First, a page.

Today Samsung is following up the launch of its Galaxy S7 and Galaxy S7 edge smartphones with the introduction of the Galaxy S7 active, a ruggedized version of the flagship S7. Like previous active series phones, it uses the same internal hardware as the rest of its lineage, including the latest Snapdragon 820 SoC with a quad-core CPU utilizing Qualcomm's custom 64-bit Kryo cores and Adreno 530 GPU. This is paired with 4GB of LPDDR4 RAM and 32GB of UFS 2.0 NAND. Additional internal storage options are not available for the S7 active, but it still supports microSD cards for expansion.

The S7 active also uses the same 5.1-inch QHD SAMOLED display as the regular S7, which we found provides a well-calibrated sRGB mode along with additional modes for those who prefer more saturated colors. It also managed to hit about 500 nits peak brightness when using auto brightness mode at 100% APL.

Despite using the same screen size as the S7, the S7 active is larger and heavier because of the additional protection its outer shell provides. Replacing the sleek but fragile glass and metal construction is a larger but more durable plastic and metal chassis that increases the height and width by 6.4 mm and 5.4 mm, respectively. Thickness also increases by 2 mm to 9.9 mm, which helps make room for a larger 4000mAh battery.

Samsung Galaxy S7 Family
  Samsung Galaxy S7 active Samsung Galaxy S7 Samsung Galaxy S7 edge
SoC Qualcomm Snapdragon 820
(MSM8996)

2x Kryo @ 2.15GHz
2x Kryo @ 1.59GHz
Adreno 530 @ 624MHz
US, China, Japan:
Qualcomm Snapdragon 820
(MSM8996)

2x Kryo @ 2.15GHz
2x Kryo @ 1.59GHz
Adreno 530 @ 624MHz

Rest of World:
Samsung Exynos 8890

4x Cortex-A53 @ 1.58GHz
4x Exynos M1 @ 2.28-2.60GHz
Mali T880MP12 @ 650MHz
RAM 4GB LPDDR4-3600
NAND 32GB (UFS 2.0)
+ microSD
32GB / 64GB (UFS 2.0)
+ microSD
Display 5.1-inch 2560x1440 SAMOLED 5.5-inch 2560x1440 SAMOLED
Dual Edge
Dimensions 148.8 x 75.0 x 9.9 mm
185 grams
142.4 x 69.6 x 7.9 mm
152 grams
150.9 x 72.6 x 7.7 mm
157 grams
Modem Qualcomm X12 (Integrated)
2G / 3G / 4G LTE (Category 12/13)
Snapdragon 820:
Qualcomm X12 (Integrated)
2G / 3G / 4G LTE (Category 12/13)

Exynos 8890:
Samsung Shannon 935
2G / 3G / 4G LTE (Category 12/13)
SIM Size NanoSIM
Front Camera 5 MP, f/1.7, auto HDR
Rear Camera 12 MP, Sony IMX260 Exmor RS, 1.4μm, f/1.7, PDAF, OIS, auto HDR, object tracking autofocus, LED flash
Battery 4000mAh
non-replaceable
3000mAh (11.55 WHr)
non-replaceable
3600mAh (13.86 WHr)
non-replaceable
Connectivity 802.11a/b/g/n/ac 2x2 MU-MIMO, BT 4.2, NFC, GPS/GNSS, microUSB 2.0
Launch OS Android 6 with TouchWiz
Battery Charging wireless charging (WPC 1.1 & PMA 1.0), Fast Charging
Fingerprint Sensor Yes, touch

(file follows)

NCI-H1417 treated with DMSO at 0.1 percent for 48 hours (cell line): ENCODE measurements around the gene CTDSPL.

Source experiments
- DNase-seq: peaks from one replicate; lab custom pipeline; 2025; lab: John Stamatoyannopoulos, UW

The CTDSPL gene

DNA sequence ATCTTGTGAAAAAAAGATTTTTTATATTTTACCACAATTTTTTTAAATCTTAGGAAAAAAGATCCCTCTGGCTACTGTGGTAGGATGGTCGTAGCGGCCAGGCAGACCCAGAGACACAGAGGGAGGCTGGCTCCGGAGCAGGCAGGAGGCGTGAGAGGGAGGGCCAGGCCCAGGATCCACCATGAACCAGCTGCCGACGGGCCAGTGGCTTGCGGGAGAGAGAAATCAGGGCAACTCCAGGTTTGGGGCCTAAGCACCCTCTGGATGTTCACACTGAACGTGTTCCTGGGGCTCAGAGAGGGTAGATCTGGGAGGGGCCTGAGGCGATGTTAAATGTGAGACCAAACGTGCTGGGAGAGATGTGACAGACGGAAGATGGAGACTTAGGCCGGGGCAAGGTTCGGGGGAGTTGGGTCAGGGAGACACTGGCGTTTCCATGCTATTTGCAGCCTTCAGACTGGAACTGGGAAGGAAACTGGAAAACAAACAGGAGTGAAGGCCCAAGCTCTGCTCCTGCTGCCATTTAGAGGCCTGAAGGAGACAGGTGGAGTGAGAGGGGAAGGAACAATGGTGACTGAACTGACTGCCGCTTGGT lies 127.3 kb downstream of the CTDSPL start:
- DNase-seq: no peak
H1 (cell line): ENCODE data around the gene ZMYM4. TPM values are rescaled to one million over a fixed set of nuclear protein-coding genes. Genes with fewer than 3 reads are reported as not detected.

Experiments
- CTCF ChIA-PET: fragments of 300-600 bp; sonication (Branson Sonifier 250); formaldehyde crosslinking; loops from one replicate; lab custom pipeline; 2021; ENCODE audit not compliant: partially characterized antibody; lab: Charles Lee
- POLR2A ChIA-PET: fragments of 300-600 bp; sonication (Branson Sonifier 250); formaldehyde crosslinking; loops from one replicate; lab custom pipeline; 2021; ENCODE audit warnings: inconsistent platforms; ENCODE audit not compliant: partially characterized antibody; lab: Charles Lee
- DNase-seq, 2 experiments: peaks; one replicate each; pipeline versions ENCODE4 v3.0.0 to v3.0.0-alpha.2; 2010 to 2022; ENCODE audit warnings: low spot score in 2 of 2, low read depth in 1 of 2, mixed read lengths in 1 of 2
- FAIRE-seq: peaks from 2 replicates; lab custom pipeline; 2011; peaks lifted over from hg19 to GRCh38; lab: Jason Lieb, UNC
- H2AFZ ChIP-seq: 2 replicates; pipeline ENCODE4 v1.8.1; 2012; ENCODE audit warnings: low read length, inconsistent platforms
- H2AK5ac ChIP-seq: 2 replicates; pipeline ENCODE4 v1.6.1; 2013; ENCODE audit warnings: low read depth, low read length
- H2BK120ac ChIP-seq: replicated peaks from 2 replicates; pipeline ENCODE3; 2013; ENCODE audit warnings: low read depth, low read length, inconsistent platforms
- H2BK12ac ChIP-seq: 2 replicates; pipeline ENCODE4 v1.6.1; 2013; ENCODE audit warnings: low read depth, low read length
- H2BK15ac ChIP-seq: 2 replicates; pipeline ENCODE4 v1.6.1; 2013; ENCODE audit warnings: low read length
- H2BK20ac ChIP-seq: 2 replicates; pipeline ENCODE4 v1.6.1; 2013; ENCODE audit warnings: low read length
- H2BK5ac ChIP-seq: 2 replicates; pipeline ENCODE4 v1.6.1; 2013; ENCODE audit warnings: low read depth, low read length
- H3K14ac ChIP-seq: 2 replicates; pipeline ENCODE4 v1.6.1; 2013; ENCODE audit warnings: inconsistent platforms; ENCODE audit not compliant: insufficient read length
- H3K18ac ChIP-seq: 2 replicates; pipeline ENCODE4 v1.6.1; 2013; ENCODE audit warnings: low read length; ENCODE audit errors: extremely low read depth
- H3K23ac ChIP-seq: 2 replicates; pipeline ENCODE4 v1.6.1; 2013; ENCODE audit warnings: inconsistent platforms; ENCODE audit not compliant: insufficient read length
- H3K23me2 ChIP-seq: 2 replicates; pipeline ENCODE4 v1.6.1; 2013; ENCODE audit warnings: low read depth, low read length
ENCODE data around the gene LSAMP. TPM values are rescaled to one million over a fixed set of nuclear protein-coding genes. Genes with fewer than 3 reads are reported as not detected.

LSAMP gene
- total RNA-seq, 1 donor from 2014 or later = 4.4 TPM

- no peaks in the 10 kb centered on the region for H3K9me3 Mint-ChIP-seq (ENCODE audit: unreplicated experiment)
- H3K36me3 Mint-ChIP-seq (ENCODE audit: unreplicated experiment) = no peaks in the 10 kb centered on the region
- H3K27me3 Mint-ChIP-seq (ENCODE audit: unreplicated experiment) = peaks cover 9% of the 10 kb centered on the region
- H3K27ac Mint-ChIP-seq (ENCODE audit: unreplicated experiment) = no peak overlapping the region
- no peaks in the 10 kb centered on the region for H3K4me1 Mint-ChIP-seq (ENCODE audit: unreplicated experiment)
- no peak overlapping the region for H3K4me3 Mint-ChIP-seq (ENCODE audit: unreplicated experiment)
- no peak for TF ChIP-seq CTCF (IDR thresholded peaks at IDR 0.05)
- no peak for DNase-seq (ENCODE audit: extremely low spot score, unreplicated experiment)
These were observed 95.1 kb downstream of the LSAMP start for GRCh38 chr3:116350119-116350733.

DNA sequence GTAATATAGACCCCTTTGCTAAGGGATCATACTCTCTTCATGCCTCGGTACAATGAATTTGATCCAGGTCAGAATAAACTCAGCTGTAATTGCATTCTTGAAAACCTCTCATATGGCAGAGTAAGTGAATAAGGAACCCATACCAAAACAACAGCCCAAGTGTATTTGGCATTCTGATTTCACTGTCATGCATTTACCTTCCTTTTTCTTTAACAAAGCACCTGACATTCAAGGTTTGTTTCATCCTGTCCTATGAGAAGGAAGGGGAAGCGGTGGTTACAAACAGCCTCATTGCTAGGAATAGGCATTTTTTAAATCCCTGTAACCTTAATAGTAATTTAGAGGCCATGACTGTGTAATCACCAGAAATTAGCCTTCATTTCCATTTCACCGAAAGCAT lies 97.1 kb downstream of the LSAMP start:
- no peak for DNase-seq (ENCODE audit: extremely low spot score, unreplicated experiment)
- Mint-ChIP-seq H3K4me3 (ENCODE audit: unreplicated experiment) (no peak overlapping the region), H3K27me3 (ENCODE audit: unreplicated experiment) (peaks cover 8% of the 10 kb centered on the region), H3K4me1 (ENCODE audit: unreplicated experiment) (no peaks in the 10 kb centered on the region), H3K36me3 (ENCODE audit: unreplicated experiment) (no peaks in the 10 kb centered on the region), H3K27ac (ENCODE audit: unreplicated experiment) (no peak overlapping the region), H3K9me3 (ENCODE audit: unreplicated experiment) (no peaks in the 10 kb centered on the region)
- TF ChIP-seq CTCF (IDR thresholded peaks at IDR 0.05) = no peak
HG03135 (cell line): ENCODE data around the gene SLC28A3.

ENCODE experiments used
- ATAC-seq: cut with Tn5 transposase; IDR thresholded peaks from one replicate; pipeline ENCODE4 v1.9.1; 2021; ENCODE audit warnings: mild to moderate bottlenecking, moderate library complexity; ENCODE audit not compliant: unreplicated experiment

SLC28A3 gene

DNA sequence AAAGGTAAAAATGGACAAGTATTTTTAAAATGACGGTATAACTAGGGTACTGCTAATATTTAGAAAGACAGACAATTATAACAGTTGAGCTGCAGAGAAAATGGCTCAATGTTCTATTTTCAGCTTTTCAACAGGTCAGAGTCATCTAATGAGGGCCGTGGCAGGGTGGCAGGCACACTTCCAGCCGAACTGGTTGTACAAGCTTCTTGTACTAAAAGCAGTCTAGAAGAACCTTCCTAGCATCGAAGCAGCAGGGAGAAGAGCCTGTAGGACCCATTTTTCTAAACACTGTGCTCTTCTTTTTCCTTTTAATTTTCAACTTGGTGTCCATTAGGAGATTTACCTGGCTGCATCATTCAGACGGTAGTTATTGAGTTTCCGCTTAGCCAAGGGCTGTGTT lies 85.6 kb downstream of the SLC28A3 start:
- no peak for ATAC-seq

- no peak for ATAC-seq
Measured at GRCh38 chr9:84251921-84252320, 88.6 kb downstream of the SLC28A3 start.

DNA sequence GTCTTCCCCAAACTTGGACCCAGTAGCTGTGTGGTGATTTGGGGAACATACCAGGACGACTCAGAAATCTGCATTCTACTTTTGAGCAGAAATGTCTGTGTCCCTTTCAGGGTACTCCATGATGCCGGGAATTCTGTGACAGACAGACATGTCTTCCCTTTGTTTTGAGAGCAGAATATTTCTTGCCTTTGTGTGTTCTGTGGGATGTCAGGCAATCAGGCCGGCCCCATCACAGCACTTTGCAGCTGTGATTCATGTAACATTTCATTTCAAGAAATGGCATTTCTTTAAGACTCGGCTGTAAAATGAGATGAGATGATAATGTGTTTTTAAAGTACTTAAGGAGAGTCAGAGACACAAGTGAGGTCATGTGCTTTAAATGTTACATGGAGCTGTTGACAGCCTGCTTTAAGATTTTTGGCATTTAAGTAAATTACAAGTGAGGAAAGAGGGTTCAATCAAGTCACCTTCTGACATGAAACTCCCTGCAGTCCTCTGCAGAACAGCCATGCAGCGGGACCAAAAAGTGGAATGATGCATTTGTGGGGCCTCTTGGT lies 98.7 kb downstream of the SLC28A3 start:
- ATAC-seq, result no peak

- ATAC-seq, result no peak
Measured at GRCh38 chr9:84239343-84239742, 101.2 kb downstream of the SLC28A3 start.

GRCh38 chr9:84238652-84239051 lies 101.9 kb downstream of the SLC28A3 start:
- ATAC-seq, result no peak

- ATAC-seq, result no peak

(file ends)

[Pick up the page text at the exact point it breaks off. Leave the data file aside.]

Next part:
Launch Price
(No Contract)
$795 USD $650+ USD $750+ USD

What really sets the Galaxy S7 active apart from Samsung’s other phones, however, is its improved durability. It retains the S7’s IP68 rating that makes it dust tight and allows for immersion in water up to 5 feet for up to 30 minutes. There's an additional protective polycarbonate layer on top of the screen, which eliminates the stress concentrations that result from scratches, increasing the shatter resistance of the cover glass.

Samsung also claims the S7 active passes the U.S. Military Standard (MIL-STD) 810G tests for a ruggedized phone, including those for exposure to high and low temperatures, salt fog, humidity, and shock, which entails dropping the phone in different ways onto two inches of plywood over concrete from a height of at least four feet.

While discussing the Galaxy S7 active, Samsung stressed its emphasis on enterprise customers with the phone’s security and productivity features. It still has the same touch-based fingerprint sensor as the S7 for authentication and also includes Samsung's Knox security suite that allows for the separation of work and personal content, in addition to other security-focused features.

The larger 4000mAh battery should help the S7 active last longer than the regular version. The battery is not swappable, but it still supports Samsung's fast charging technology and wireless charging to help get the phone back into action more quickly.

Like previous active phones, the Galaxy S7 active will be an AT&T exclusive. It will be offered in three different colors—Cammo Green, Titanium Gray, Sandy Gold—and will be available for purchase online or in AT&T stores on June 10. Pricing is $26.50 for 30 months with an AT&T Next plan or $33.13 a month for 24 months with an AT&T Next Every Year plan.

POST A COMMENT

48 Comments

View All Comments

  • ahtoh - Monday, June 6, 2016 - link

    This message is for Anandtech in general, not for you personally.
    I hope they hear us.
    Reply
  • Lau_Tech - Tuesday, June 7, 2016 - link

    I think this is where many people would be confused regarding Anandtech's work allocation. Why shoulder a full time student who is busy with his studies the responsibility for the bulk of Anandtech's android phone reviews? Surely after your struggles with the S7 review, a sensible option would have been to give the HTC 10 review to someone else to do? Instead now you are forced to bear the brunt of criticism, unfair or otherwise.